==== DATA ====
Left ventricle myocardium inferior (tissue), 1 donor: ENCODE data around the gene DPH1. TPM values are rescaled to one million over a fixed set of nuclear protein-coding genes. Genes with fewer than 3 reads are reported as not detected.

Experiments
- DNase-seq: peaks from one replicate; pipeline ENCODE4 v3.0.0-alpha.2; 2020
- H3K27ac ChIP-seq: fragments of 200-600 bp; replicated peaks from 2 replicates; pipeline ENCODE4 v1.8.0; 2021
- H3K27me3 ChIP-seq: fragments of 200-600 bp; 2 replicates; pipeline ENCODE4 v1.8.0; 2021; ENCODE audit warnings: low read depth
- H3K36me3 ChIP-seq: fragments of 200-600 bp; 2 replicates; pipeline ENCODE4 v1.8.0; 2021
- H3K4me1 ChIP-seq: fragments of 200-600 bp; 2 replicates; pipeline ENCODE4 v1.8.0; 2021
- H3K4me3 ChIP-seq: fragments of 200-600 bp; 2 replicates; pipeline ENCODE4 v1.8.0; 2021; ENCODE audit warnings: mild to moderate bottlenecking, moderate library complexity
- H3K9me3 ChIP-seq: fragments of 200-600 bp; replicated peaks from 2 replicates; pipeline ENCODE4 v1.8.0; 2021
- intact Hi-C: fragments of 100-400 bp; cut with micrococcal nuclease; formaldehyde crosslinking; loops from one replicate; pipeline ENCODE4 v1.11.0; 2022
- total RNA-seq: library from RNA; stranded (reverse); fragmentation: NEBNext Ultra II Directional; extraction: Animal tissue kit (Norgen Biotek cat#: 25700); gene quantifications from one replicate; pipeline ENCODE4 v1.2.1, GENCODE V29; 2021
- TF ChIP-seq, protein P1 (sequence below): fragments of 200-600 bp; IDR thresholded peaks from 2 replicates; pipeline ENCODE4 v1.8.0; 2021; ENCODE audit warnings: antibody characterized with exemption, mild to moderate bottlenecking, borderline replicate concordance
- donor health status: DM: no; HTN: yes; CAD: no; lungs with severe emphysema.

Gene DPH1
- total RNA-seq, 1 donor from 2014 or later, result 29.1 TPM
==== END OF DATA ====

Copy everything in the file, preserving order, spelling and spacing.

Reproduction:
Left ventricle myocardium inferior (tissue), 1 donor: ENCODE data around the gene DPH1. TPM values are rescaled to one million over a fixed set of nuclear protein-coding genes. Genes with fewer than 3 reads are reported as not detected.

Experiments
- DNase-seq: peaks from one replicate; pipeline ENCODE4 v3.0.0-alpha.2; 2020
- H3K27ac ChIP-seq: fragments of 200-600 bp; replicated peaks from 2 replicates; pipeline ENCODE4 v1.8.0; 2021
- H3K27me3 ChIP-seq: fragments of 200-600 bp; 2 replicates; pipeline ENCODE4 v1.8.0; 2021; ENCODE audit warnings: low read depth
- H3K36me3 ChIP-seq: fragments of 200-600 bp; 2 replicates; pipeline ENCODE4 v1.8.0; 2021
- H3K4me1 ChIP-seq: fragments of 200-600 bp; 2 replicates; pipeline ENCODE4 v1.8.0; 2021
- H3K4me3 ChIP-seq: fragments of 200-600 bp; 2 replicates; pipeline ENCODE4 v1.8.0; 2021; ENCODE audit warnings: mild to moderate bottlenecking, moderate library complexity
- H3K9me3 ChIP-seq: fragments of 200-600 bp; replicated peaks from 2 replicates; pipeline ENCODE4 v1.8.0; 2021
- intact Hi-C: fragments of 100-400 bp; cut with micrococcal nuclease; formaldehyde crosslinking; loops from one replicate; pipeline ENCODE4 v1.11.0; 2022
- total RNA-seq: library from RNA; stranded (reverse); fragmentation: NEBNext Ultra II Directional; extraction: Animal tissue kit (Norgen Biotek cat#: 25700); gene quantifications from one replicate; pipeline ENCODE4 v1.2.1, GENCODE V29; 2021
- TF ChIP-seq, protein P1 (sequence below): fragments of 200-600 bp; IDR thresholded peaks from 2 replicates; pipeline ENCODE4 v1.8.0; 2021; ENCODE audit warnings: antibody characterized with exemption, mild to moderate bottlenecking, borderline replicate concordance
- donor health status: DM: no; HTN: yes; CAD: no; lungs with severe emphysema.

Gene DPH1
- total RNA-seq, 1 donor from 2014 or later, result 29.1 TPM